Lifestyle

These Singapore siblings set up their own heartland ice cream bar

Find out how these two young entrepreneurs managed to turn a quiet corner of a HDB estate into a happening hood with their popular ice cream bar
 

fat cat ice cream bar.jpg

Tan Ying Qi, 26, and Charles Tan, 24
Owners of: FATCAT ICE CREAM BAR at Block 416, Bedok North Avenue 2, #01-25
Opened: January 2015

Since her university days, Ying Qi has been toying with the idea of starting a cafe. A trip to Italy two years ago catalysed that dream.

“In Italy, I had the best lemon sorbet I’d ever eaten – it was fresh and had sweet, crispy bits of lemon in it,” recalls Ying Qi, who then challenged her brother Charles, a culinary-school graduate, to replicate it.

“After multiple tries, he finally managed to get it right,” says Ying Qi. “That gave me the boost of confidence I needed to turn my dream of opening an ice cream bar into reality.”

And so Ying Qi quit her job at a production house while Charles – who has worked at Restaurant Andre and the now-defunct Canele Patisserie – gave up a job opportunity at restaurant Le Chateaubriand in Paris.

The siblings pooled their money together, got financial assistance from their parents, and began whipping up all sorts of ice cream flavours, such as Banana Caramel and Hay & Honey.

They chose to set up shop in Bedok North because it was an area they were familiar with. “We had gone to school here (the siblings are alumni of Red Swastika School), had taken swimming lessons at Bedok Swimming Complex and had sport meets at Bedok Stadium,” says Charles.

“Plus, we felt that there was a lack of cafes, especially those specialising in desserts, in Bedok,” adds Ying Qi.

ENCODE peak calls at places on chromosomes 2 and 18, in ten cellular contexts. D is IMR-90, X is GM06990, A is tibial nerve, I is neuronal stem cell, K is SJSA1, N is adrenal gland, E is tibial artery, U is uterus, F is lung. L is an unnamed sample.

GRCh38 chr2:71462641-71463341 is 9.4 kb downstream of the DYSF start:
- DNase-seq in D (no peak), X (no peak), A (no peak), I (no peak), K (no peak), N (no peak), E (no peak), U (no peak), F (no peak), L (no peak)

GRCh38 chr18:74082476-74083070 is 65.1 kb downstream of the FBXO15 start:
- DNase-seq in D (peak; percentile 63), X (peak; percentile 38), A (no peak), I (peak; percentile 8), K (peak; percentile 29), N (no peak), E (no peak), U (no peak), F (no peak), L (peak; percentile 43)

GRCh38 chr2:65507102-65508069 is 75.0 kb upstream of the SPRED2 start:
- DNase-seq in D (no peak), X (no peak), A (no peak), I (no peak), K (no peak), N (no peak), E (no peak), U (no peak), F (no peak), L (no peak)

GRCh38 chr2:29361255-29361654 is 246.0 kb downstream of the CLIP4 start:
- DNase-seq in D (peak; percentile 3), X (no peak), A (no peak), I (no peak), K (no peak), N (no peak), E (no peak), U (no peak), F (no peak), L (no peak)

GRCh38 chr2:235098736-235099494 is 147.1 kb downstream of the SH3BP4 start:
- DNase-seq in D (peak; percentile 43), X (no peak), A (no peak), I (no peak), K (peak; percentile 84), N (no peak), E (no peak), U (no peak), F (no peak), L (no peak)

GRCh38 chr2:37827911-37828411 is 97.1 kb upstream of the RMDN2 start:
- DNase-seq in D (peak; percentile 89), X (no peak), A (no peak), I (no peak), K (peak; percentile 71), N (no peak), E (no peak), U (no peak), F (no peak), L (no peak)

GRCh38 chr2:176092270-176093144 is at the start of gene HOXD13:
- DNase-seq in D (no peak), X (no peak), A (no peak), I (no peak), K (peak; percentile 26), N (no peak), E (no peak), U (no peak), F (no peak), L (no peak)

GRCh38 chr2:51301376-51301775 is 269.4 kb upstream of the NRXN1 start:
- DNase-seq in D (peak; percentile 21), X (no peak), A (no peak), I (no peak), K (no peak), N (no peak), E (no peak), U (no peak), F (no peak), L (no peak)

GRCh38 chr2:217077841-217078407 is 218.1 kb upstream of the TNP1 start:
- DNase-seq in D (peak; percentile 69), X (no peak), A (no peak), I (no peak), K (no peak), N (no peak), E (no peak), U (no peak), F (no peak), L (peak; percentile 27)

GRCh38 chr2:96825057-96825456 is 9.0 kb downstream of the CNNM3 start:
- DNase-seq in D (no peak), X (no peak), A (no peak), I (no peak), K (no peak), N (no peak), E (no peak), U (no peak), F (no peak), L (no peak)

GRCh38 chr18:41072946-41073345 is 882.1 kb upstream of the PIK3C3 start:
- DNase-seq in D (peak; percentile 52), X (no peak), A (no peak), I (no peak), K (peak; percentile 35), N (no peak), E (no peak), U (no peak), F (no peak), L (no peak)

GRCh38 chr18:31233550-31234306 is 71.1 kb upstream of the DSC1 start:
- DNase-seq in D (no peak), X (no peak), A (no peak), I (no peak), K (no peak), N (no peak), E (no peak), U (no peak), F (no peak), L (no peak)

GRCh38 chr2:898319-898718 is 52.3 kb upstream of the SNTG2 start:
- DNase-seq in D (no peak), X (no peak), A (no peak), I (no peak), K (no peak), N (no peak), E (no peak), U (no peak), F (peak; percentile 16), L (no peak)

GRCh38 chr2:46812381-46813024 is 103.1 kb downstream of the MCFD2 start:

It seems like they made the correct decision, seeing as how their business is now thriving. While youngsters used to flock to the malls near Bedok MRT station, they’re now congregating at Fatcat, which sees an average of 300 customers a day.

Fatcat is also frequently raved about on social media. Do a search on Instagram – type #fatcatsg – and you’ll see a plethora of pictures of its signature charcoal waffles (usually sold out by 8pm), which comes with salted egg yolk sauce.

Its ability to attract hordes of dessert lovers to what used to be a quiet residential block lies in its scrumptious deconstructed desserts, says Charles. Usually found in fine-dining restaurants, such desserts are offered at Fatcat at much lower prices (from $9 to $16) – and the crowd is lapping it up.

Photography: Darren Chang, Art direction: Alice Chua, Styling: CK, assisted by Grace Lim, Hair: Ashloi, using Redken, Makeup: Marie Soh, On Charles: Suit & shirt from Hackett London, On Ying Qi: Top from Iblues, Skirt from Max & Co

This story was first published in Her World Magazine August 2015.

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